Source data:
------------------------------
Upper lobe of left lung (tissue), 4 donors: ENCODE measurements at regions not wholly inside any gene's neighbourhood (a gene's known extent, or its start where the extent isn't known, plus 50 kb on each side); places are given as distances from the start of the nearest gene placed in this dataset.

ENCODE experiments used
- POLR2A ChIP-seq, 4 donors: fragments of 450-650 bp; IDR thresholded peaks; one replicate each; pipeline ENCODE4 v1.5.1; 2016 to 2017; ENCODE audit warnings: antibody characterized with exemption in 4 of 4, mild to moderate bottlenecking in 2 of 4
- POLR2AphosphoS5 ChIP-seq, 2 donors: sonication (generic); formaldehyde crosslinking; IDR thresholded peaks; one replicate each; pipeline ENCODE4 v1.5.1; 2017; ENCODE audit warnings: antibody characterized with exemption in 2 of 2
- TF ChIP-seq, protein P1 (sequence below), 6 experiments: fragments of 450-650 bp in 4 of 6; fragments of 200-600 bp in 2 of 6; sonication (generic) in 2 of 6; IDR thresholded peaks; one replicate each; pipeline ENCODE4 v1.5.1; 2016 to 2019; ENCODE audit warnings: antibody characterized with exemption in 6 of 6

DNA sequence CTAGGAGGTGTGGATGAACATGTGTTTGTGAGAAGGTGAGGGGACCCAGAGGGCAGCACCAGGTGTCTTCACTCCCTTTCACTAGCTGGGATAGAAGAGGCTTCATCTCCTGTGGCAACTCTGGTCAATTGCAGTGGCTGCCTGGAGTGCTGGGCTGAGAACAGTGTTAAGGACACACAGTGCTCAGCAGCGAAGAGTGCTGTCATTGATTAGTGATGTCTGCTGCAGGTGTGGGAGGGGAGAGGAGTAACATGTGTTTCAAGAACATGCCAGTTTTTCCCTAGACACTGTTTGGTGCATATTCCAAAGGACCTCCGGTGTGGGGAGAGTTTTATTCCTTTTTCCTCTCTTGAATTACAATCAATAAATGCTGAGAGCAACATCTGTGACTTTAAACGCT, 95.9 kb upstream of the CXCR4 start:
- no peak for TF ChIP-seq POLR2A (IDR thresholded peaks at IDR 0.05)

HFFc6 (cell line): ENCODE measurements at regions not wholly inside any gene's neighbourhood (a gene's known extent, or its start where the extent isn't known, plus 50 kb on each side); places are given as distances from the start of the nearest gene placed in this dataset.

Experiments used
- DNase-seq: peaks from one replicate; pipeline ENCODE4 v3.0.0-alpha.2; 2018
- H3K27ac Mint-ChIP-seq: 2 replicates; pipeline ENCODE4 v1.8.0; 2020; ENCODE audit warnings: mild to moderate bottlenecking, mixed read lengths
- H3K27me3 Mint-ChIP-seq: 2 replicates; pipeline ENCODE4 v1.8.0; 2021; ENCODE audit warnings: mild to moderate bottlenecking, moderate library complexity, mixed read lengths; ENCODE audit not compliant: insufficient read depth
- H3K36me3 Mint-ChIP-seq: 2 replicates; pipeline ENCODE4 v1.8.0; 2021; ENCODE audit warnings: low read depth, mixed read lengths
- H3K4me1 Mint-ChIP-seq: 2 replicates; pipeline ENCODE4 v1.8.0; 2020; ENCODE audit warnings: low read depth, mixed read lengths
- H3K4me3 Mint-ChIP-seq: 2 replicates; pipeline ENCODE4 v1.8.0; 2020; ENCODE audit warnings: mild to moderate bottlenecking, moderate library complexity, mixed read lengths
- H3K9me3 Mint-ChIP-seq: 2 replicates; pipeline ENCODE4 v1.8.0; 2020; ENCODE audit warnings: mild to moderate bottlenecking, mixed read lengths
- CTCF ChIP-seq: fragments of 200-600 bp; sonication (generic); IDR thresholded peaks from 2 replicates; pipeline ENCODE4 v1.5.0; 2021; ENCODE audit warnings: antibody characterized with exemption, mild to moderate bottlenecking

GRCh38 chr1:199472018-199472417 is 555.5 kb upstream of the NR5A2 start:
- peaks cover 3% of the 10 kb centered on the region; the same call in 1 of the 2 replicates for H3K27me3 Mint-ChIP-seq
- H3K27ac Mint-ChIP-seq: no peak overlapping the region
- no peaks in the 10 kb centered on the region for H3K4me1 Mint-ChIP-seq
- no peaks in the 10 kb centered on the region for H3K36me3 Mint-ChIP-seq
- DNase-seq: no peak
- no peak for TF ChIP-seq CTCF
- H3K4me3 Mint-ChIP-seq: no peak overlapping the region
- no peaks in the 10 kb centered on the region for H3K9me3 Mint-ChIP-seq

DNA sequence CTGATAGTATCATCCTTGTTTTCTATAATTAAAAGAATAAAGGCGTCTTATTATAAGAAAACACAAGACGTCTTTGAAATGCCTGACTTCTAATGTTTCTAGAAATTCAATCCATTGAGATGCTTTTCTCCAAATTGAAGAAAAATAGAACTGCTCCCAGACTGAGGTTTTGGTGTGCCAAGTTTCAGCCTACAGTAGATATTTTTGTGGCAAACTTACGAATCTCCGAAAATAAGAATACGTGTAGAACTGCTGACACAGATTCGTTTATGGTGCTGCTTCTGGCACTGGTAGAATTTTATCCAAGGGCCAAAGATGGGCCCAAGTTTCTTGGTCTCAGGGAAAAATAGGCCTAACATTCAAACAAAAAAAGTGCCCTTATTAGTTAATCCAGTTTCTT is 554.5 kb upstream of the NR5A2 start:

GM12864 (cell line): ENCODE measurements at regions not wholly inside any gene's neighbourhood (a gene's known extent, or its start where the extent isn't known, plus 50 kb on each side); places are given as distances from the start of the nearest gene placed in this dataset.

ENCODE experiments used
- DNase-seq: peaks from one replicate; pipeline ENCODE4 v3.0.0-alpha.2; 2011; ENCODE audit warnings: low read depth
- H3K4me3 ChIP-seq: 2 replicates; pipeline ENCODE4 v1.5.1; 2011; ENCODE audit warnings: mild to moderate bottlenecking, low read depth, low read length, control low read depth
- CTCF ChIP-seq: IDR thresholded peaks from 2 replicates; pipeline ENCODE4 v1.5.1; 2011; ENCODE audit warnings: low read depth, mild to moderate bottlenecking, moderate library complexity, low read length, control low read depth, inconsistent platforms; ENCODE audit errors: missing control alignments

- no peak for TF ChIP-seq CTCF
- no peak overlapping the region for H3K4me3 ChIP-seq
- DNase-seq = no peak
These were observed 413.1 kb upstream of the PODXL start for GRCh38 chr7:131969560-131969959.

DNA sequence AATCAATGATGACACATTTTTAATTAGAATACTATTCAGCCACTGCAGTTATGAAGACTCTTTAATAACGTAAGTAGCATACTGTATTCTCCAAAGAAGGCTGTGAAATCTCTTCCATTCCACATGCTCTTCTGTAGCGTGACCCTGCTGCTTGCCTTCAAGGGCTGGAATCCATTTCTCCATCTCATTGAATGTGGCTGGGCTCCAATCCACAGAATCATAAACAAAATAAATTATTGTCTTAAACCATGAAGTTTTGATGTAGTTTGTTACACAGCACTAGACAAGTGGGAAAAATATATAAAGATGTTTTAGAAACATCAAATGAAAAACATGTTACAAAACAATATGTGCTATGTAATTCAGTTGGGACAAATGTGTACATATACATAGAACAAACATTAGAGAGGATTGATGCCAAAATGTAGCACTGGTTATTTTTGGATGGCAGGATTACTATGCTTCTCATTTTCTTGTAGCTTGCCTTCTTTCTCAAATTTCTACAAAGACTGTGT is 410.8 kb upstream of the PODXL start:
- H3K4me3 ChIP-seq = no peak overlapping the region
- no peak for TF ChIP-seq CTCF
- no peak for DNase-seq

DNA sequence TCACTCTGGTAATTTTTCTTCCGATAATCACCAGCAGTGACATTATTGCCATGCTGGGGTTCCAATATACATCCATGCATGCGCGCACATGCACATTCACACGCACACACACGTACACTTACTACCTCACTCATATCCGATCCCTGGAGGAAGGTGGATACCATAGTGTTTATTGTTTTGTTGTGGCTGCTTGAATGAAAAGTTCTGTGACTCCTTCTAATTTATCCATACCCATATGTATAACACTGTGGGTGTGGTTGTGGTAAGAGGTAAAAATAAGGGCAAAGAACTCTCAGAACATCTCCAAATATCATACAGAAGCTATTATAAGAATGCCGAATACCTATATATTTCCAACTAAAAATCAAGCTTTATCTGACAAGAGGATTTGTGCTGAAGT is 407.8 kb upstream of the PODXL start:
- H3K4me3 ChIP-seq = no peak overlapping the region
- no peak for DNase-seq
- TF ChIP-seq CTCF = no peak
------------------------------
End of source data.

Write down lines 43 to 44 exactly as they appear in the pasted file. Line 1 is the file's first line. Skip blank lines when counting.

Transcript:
- no peak for DNase-seq
- TF ChIP-seq CTCF = no peak